Do you know who your characters are?

Once upon a time, I had an editor who had edited Pearl Buck, amongst other famous writers, and he told me, use no more than six main characters in a novel. If you have more than that, you have too many overlapping stories, story arcs, plots, etc., and you lose your reader. The reader can only pay attention to so many main characters, and the reader can only care about so many plot lines. And the other thing he told me was: know your characters. This is something they teach (I assume—I hope) in every novel-writing workshop, but when you’re actually in the middle of writing a piece of fiction, you become so aware of how very true it is: you must know your characters.

The best suggestion I ever got was to write down everything about your (main) characters that you could think of; their likes, dislikes, hair color, eye color, where they went to school, everything you can come up with. Then forget you wrote it. Don’t worry about the details of their lives once you’re doing the writing. What matters is that you know, deep down inside, in your subconscious, if you will, that these things are true about your character. You now have what is called a “deep knowing” about your character, and that “deep knowing” infuses every sentence you write about him or her.

Deep knowing gives your reader confidence that they’re in good hands. It implies that there is a backstory to these people that, if you chose to, you could go on and on about, but you know the important points to bring into your piece of fiction, and will not tire your reader with the superfluous stuff. That gives a character richness and depth that is not obtainable any other way. To get to this kind of deep knowing about people, it helps to observe them, and ask a lot of questions… yes, writers are annoying, but it pays off in the long run.

The other very important thing I once learned about making your reader want to come back for more, is that you must show your characters compassion. If you don’t care about them, the reader won’t either. You see this lack of compassion all the time in stories that gloss over the details of someone’s life, and just throw a character out at you that you’re then supposed to care about. It doesn’t work that way in real life; it cannot work that way in fiction. If you care about what happens to your characters, if you are fundamentally concerned for them, that comes through in the writing, and we, your readers, will care too, even if your character is really evil.

Even really evil people have some interior landscape that makes them interesting, makes them human. Not that we have to forgive them–that’s not necessary. But we do have to understand them, if we’re going to be able to follow along behind them, and the only way we can do that is if you understand them, and show us why we should care one way or the other what they do.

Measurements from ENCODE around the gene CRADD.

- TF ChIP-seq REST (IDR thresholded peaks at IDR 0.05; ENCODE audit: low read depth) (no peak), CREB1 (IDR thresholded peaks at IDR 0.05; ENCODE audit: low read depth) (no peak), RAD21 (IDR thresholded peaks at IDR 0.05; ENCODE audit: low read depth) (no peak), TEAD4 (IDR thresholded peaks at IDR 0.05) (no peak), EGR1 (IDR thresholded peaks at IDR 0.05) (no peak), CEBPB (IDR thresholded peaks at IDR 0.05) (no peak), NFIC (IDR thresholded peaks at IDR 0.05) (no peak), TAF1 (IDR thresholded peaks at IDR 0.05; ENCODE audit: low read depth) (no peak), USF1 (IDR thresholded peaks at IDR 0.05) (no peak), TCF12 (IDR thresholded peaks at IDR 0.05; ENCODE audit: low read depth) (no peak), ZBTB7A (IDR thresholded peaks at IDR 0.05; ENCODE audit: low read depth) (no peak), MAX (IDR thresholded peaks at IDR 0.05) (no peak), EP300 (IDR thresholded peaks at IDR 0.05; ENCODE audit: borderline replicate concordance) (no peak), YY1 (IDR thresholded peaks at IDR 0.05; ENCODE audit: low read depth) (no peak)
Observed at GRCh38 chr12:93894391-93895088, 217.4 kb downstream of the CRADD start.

The only way you’re going to understand them, it seems to me, is if you walk a mile in their moccasins, or try to, and that requires empathy and compassion, the ability to perceive what another’s life must be like. This is the core of all effective writing, to be able to explain and illuminate the human condition.

5 thoughts on “Do you know who your characters are?

  1. I agree about the number of characters. I thought that a limit of five or six was my own personal choice, but it makes sense. A discussion on the NaNo forum set me thinking about it when people were talking about having as many as thirty or forty main characters. I couldn’t possibly keep up with that many, as either a writer or reader.

    • I know what you mean, because just recently, I was reading something in a writer’s-oriented resource that discussed more than ten main characters, and I was aghast… I can’t imagine the exhaustion for the reader of trying to keep up with that many characters. My editor told me, no more than six main characters, and keep your subplots to as much of a minimum as you can. This is the school of thought that diametrically opposes Charles Dickens’ prolific character creation, but I think even devotées of J.K. Rowling, the most recent prolific-character writer who leaps to mind, will agree that you can’t keep all her characters straight, nor do you care about all of them. Too many characters become extra pieces of furniture, in my opinion, which in real life, I have a tendency to trip over. 😉

  2. I have a difficult time remembering names, so a large cast requires two things: names that are memorable, and memorable characters. If someone has been backstage for a while (inevitable if there are too many), I have to stop and try to recall who he/she is and what he/she’s doing there. It really disrupts the flow of the story.

  3. I have done that many times! The frantic midnight search back through the book to figure out where this guy first came in, and why I should care!? And here I thought I was going to sleep, and now I have to remember Mr. Bad Guy #42, who hasn’t been mentioned for the past 125 pages, and now all of a sudden, it turns out, was NOT a red herring after all, and I should have been paying more attention?? I’m not enough of a juggler to keep all these people straight!!

  4. I hadn’t thought about that part. Yeah, finding out that the character you didn’t pay much attention to and completely forgot is important? That really sucks. There have been several books that made me wish I’d written up a cast list as I went along. Come to think of it, that used to be a fairly normal part of publishing. I remember a cast list for War and Peace, which was very helpful.

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